Unfortunately, both of those books are written by the so-called "historians" who are currently under debate in this article! I am currently reading articles by both men for an upper-level American history class. What you must understand, is that Grinde and Johansen are more interested in squeezing evidence in to prove their thesis, then they are in using accurate and honest historography methods. Proper historiographical methods are to read carefully and critically, a wide range of primary source materials (diaries, letters, objects, artwork, etc.). As you read sources, you develop an idea of an area in which you feel there is not accurate secondary source material for. Once you've picked out the area, you begin to develop a thesis--a statement which can be proven or disproven--and then begin finding sources which agree with your thesis. Once you have done that, you must find evidence that refutes your thesis. Then you provide specific arguments of why the counterevidence is hogwash. You may then develop your ideas into a paper for a class or conference, article for an academic journal, or thesis for a degree or book. My point is, you do NOT create a thesis out of thin air, and then find evidence to support it. You use the evidence to find a thesis. This argument should be moot anyway, because white scholars could not read the Iroquois language until the late-19th century--more than a century AFTER the Constitution was written, and almost a century and a half AFTER Benjamin Franklin's failed Albany Plan of Union. In other words, the ideas of the Constituion came from John Locke, the Commonwealth, the Act of Union 1707 (which formed the United Kingdom of Britain and Ireland) the Swiss city-states, the Roman Republic, and the Greek city-states. Sorry to all you Iroquois influence theory people, but there was little to no influence.


Seth Cable Tubman - 1/24/2007

Which is nice, but not the issue under discussion. They're talking about the origin of the ideas of the Constitution.


John M Shaw - 3/17/2006

Although I have great admiration for Professor Rakove's constitutional scholarship, two significant books belie his weak rebuttal. Anyone interested in the "Iroquois influence thesis" must read:
1) Exemplar of Liberty by Donald Grinde and bruce Johansen; and 2) Debating Democracy by Bruce Johansen.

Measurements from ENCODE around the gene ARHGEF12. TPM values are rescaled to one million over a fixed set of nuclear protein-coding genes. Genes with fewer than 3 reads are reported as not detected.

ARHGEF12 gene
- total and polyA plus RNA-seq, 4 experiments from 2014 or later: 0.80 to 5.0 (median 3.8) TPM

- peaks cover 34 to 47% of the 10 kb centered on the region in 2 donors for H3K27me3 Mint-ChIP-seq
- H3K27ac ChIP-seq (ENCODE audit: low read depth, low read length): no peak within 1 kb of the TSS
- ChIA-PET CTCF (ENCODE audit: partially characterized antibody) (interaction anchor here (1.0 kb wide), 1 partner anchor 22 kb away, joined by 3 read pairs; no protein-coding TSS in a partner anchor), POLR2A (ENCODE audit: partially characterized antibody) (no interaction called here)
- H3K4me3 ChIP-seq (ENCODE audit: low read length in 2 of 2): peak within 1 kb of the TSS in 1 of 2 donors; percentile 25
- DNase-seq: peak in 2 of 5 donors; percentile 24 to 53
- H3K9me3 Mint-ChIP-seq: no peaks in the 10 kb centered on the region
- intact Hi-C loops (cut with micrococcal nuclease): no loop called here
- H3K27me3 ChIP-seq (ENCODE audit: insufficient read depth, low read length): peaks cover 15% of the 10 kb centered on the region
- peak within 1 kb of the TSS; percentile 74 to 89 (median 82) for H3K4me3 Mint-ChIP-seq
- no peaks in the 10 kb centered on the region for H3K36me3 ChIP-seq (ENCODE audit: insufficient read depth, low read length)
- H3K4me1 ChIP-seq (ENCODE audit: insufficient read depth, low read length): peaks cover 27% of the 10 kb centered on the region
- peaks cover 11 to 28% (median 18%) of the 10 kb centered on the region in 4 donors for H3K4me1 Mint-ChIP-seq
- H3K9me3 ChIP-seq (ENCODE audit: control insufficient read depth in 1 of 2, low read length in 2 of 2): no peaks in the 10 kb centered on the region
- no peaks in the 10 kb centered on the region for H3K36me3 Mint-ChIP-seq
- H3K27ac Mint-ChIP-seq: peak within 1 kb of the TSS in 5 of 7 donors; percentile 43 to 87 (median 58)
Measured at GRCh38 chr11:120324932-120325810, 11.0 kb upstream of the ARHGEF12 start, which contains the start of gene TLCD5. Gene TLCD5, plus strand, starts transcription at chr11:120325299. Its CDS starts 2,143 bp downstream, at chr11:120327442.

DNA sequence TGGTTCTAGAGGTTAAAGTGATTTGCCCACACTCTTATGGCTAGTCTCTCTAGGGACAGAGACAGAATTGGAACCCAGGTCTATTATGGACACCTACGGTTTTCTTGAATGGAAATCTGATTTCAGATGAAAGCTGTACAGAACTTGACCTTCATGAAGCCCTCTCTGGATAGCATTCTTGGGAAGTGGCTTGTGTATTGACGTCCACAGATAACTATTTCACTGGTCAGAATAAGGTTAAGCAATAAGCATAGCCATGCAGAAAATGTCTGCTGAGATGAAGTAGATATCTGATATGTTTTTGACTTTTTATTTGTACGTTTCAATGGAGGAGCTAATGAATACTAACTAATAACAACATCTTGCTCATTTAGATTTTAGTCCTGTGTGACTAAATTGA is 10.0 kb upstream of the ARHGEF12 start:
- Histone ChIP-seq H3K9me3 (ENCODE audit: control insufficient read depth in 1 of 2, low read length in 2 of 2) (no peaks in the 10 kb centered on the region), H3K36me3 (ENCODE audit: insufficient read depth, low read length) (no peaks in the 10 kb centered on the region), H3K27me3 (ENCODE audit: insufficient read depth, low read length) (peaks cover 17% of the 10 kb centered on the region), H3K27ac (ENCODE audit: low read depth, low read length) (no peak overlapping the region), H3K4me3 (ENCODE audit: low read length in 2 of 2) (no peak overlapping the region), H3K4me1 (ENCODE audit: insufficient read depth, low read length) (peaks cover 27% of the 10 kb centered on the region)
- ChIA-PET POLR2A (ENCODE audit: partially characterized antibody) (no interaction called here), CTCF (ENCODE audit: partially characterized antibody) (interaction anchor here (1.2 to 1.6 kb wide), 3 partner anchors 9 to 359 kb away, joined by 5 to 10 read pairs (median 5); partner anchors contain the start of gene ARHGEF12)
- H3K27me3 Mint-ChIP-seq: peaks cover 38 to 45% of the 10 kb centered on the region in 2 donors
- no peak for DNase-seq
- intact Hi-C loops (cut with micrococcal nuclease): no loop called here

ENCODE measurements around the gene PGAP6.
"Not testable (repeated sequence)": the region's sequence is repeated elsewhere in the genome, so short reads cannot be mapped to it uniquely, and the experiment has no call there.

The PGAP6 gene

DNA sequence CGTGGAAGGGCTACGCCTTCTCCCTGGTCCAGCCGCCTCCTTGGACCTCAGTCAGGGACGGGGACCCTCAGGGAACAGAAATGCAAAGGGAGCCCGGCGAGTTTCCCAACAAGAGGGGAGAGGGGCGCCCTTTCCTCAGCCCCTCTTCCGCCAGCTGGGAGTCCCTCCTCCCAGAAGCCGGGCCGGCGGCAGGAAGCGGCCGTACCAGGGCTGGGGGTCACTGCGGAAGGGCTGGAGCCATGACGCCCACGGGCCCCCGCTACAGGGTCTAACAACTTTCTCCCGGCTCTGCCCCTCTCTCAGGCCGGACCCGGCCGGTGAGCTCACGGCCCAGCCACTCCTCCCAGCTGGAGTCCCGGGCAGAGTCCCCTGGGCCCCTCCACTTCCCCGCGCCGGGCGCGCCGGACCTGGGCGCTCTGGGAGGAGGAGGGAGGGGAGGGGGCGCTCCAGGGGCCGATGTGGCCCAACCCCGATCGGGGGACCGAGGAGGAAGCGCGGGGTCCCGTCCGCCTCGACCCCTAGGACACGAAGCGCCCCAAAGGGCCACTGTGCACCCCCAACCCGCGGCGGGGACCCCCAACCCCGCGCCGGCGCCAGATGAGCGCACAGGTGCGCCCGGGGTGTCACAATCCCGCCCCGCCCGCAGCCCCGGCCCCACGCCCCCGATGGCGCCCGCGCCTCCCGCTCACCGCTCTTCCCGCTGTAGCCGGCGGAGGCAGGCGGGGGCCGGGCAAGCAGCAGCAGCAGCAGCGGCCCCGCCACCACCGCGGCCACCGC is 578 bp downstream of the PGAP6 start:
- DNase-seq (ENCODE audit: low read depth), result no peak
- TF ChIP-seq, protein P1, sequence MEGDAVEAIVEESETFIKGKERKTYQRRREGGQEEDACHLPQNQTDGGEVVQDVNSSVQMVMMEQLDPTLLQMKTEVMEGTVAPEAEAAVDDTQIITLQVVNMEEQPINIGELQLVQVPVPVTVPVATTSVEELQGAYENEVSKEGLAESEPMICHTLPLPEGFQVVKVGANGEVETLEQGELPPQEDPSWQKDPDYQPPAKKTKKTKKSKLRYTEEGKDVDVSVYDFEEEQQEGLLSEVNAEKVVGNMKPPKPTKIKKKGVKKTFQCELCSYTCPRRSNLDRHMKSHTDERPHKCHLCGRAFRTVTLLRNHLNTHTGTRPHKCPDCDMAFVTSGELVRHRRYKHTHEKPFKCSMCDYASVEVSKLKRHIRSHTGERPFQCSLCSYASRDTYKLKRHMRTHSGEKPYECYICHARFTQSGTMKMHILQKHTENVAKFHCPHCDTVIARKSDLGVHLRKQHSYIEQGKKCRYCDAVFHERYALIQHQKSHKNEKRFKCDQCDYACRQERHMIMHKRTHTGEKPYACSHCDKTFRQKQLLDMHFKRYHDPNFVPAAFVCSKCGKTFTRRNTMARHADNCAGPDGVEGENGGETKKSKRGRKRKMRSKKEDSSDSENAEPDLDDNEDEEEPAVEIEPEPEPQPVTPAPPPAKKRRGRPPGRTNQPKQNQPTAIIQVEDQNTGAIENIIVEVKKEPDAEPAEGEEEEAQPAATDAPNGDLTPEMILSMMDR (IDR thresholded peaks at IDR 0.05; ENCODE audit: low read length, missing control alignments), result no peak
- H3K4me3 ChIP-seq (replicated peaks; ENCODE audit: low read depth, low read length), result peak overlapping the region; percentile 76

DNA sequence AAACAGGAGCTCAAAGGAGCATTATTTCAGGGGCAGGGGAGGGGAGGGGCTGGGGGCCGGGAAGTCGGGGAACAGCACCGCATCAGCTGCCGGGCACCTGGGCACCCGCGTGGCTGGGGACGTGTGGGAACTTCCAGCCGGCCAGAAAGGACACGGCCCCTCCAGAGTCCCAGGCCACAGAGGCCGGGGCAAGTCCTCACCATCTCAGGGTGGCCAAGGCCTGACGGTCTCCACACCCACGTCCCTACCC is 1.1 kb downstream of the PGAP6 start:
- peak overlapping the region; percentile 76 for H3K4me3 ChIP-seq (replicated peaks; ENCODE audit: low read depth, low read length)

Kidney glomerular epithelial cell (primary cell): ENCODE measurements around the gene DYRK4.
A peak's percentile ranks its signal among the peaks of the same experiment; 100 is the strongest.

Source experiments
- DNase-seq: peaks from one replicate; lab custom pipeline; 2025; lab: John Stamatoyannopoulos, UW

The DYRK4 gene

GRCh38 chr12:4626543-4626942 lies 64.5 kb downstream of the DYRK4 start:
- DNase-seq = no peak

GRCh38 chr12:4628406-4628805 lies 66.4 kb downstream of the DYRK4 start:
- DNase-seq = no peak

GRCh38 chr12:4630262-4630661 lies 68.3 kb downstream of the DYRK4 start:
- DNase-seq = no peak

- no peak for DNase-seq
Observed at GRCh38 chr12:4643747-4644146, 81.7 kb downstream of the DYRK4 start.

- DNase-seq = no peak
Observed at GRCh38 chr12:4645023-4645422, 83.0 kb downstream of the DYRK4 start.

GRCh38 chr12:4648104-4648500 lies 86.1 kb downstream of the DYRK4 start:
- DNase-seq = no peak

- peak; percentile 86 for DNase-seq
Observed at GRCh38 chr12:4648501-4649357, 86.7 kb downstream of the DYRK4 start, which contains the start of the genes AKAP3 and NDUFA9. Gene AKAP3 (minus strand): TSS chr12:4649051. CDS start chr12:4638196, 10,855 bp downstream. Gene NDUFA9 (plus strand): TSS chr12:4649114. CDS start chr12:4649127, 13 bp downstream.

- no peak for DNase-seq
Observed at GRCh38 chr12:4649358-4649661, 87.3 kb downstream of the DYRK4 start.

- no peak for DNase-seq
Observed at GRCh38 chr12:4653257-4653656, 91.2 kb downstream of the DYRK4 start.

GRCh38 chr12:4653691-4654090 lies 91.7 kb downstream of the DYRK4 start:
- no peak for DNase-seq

Jeremy Dupertuis Bangs - 7/30/2005

The precedent for the federal system can be seen in the United Colonies of New England (1643), then considered without English precedent. Among the leaders who conceived the United Colonies of New England was Plymouth Colony's Edward Winslow, who had studied the text of the Union of Utrecht (1579)that established the federal system that became known as the United Provinces of the Netherlands, or as Winslow referred to them, the United States.
This is discussed in my book, Pilgrim Edward Winslow: New England's First International Diplomat (Boston: NEHGS,2004), p. 211 and p. 26.


John Edward Philips - 7/21/2005

I admit I am not a specialist on this area, so I am going to frame this as a question, and I do hope to get an answer.

I remember from reading _The Ideological Origins of the American Revolution_ by Bernard Bailyn, that the one American idea that was utterly alien to the British was the suggestion of a federal empire. "Imperium in Imperio!" they screamed, and refused to even consider it.

If British political tradition was not the source for federalism, what was? Couldn't the Iroquois Federation have been part of it?


Oscar Chamberlain - 7/14/2005

Clayton, I'm inclined to agree. Once caveat: the same prejudice that you note could have led writers not to refer to any such inspiration either because they discounted the source in their own contemplation or because tribal practice would not have been a convincing authority for readers.


Clayton Earl Cramer - 7/14/2005

I've read a lot of the materials connected with the formation of our government. There is plenty of discussion of classical models (good and bad), of English traditions--and essentially nothing that fits into this notion of Indian liberty as a model or influence. No surprise; even Americans with strong sympathy and respect for the Indians, like Thomas Jefferson, still didn't see them as cultural equals.


Clayton Earl Cramer - 7/14/2005